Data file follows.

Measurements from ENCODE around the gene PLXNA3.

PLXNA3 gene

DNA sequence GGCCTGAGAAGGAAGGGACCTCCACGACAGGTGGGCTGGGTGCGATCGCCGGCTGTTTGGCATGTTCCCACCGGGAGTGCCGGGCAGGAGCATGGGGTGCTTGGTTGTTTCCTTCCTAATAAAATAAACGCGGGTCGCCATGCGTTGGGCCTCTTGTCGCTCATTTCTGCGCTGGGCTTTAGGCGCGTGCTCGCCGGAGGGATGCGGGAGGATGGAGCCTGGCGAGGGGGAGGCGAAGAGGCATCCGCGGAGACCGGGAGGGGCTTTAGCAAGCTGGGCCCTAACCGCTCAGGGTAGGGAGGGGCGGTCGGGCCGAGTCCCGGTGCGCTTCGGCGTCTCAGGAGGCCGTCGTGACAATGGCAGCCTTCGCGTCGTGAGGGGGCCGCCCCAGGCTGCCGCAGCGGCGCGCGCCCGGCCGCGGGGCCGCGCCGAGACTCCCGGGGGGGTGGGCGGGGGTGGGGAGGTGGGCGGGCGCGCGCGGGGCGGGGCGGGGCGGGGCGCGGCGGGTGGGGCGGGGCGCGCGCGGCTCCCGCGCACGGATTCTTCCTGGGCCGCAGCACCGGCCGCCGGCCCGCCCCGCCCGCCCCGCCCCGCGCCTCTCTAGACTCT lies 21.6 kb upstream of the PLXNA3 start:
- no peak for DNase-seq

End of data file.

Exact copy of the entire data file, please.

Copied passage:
Measurements from ENCODE around the gene PLXNA3.

PLXNA3 gene

DNA sequence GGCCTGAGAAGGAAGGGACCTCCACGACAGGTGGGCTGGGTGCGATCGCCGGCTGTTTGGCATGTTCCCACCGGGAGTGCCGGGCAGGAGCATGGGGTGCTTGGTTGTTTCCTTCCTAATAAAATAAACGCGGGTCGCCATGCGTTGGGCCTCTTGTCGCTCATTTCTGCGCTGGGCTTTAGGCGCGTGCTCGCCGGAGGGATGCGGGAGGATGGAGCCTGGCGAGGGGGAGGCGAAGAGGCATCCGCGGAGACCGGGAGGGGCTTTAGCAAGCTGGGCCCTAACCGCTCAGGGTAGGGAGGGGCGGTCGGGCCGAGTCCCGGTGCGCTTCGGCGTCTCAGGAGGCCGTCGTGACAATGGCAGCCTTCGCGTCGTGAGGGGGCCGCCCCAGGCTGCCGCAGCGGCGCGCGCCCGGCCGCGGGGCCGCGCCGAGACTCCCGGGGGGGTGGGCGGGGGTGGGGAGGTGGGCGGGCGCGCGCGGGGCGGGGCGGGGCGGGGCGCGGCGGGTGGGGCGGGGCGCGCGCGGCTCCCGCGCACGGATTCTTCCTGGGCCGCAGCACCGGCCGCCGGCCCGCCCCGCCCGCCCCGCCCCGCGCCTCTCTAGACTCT lies 21.6 kb upstream of the PLXNA3 start:
- no peak for DNase-seq